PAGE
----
4th April – Deaths & Events in Northern Ireland Troubles

Key Events & Deaths on this day in Northern Ireland Troubles

4th April

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Friday 4 April 1969 Loyalist Bomb

There was an explosion at a water installation at Dunadry, County Antrim. This was one of the main water supply pipes to Belfast. [It was later established that the bomb was planted by Loyalists who were members of the Ulster Volunteer Force (UVF) and the Ulster Protestant Volunteers (UPV)

Wednesday 4 April 1973

[Public Records 1972  Released 1 January 2003: Letter from A.W.Stephens, then Head of Defence Secretariat 10 at the Ministry of Defence, to W.K.K.White, then an official at the Irish Department of Foreign Affairs, about border security in Belleek, County Fermanagh.]

Thursday 4 April 1974

Merlyn Rees, then Secretary of Sate for Northern Ireland, announces that he will de-proscribe (remove the illegal status from) the Ulster Volunteer Force (UVF) and Sinn Féin (SF), and also phase out Internment.

Monday 4 April 1977

See Hunger Strike.

Wednesday 4 April 1984

The British government issued an apology to the Irish government about undercover operations by the Royal Ulster Constabulary (RUC) in the territory of the Republic of Ireland in December 1982.

Friday 4 April 1986

The leaders of the main Protestant churches condemned Loyalist attacks on the homes of Royal Ulster Constabulary (RUC) officers and Catholic-owned property.

Thursday 4 April 1991

The Irish Republican Army (IRA) exploded a bomb, estimated at 1,000 pounds, in the centre of Banbridge, County Down. The bomb caused widespread damage

Tuesday 4 April 1995

Garda Síochána (the Irish police) arrested four men from Northern Ireland near Balbriggan, County Dublin. The Garda recovered 20 handguns, 6 rifles, and 2,500 rounds of ammunition at the scene.

Bill Clinton, then President of the United States of America (USA), held a meeting in Washington with John Major, then British Prime Minister.

[The meeting helped to repair the damage to relations between the two administrations following the decision on 9 March 1995 to allow Sinn Féin (SF) to raise funds in the USA.]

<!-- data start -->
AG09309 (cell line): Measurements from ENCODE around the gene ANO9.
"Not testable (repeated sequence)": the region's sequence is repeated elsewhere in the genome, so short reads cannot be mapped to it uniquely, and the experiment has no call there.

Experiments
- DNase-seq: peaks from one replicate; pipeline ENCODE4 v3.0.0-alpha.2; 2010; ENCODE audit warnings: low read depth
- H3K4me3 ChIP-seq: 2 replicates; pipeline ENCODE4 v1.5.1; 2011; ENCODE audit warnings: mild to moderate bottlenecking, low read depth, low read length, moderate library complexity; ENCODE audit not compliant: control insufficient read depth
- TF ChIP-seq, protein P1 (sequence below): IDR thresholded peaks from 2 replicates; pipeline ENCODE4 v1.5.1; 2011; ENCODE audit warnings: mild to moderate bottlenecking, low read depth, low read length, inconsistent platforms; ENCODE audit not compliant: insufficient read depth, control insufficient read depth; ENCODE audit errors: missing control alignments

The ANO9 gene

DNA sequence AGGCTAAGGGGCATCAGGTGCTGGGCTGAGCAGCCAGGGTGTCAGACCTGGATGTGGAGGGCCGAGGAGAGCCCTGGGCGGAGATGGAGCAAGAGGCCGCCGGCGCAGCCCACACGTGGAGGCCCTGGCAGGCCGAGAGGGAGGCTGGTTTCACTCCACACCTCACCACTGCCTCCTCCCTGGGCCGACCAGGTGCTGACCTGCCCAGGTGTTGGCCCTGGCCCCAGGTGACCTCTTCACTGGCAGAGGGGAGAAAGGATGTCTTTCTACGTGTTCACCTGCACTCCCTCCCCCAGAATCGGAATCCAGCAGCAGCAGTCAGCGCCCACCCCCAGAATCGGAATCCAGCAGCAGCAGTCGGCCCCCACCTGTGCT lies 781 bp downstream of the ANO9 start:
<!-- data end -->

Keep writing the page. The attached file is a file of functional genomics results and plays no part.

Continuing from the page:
Friday 4 April 1997

Ian Paisley, then leader of the Democratic Unionist Party (DUP), addressed a rally of the Protestant group ‘Right to March’ in Portadown.

Saturday 4 April 1998

George Mitchell, then Chairman of the multi-party talks at Stormont, delayed the delivery of his ‘blueprint’ document to those taking part in the talks.

[The document was delivered on 6 April 1998.]

The Alliance Party of Northern Ireland (APNI) held its annual conference in Belfast. John Alderdice, then leader of the Alliance Party of Northern Ireland (APNI), called on the British and Irish Prime Ministers to take personal control of the final stage of the multi-party talks at Stormont.

Sunday 4 April 1999

In his Easter Sunday address Gerry Adams, then President of Sinn Féin (SF), praised the IRA’s “commitment” to searching for a peaceful settlement. He said the Hillsborough Declaration of the previous week “may have merit, but it may also be counterproductive if it amounts to an ultimatum to armed groups.”

Thursday 4th  May 2000

Further Political Talks

Tony Blair, then British Prime Minister, and Bertie Ahern, then Taoiseach (Irish Prime Minister), arrived in Northern Ireland for a further round of political talks as part of a review of the Good Friday Agreement.

 

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Remembering all innocent victims of the Troubles

Today is the anniversary of the death of the following people killed as a results of the conflict in Northern Ireland

“To live in hearts we leave behind is not to die

– Thomas Campbell

To the innocent on the list – Your memory will live forever

– To the Paramilitaries –

There are many things worth living for, a few things worth dying for, but nothing worth killing for.

4 People lost their lives on the 4th  April  between 1976– 1990

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04 April 1976


Margaret Gamble,   (38)

Catholic
Status: Civilian (Civ),

Killed by: not known (nk)
Found stabbed to death at junction of Antrim Road and Glandore Gardens, Belfast

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04 April 1980


Bernard Montgomery,   (33)

Protestant
Status: Royal Ulster Constabulary (RUC),

Killed by: Irish Republican Army (IRA)
Off duty reservist. Shot at his workplace, Glenbank Industrial Estate, Ligoniel, Belfast

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04 April 1989


Gerard Casey,  (29)

Catholic
Status: Irish Republican Army (IRA),

Killed by: Ulster Volunteer Force (UVF)
Shot at his home, Shamrock Park, Rosnashane, near Rasharkin, County Antrim

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04 April 1990


Roger Bradley,   (38)

Catholic
Status: ex-Irish Republican Army (xIRA),

Killed by: Ulster Volunteer Force (UVF)
Former Republican prisoner. Shot while renovating houses, Armoy Gardens, Rathcoole, Newtownabbey, County Antrim.

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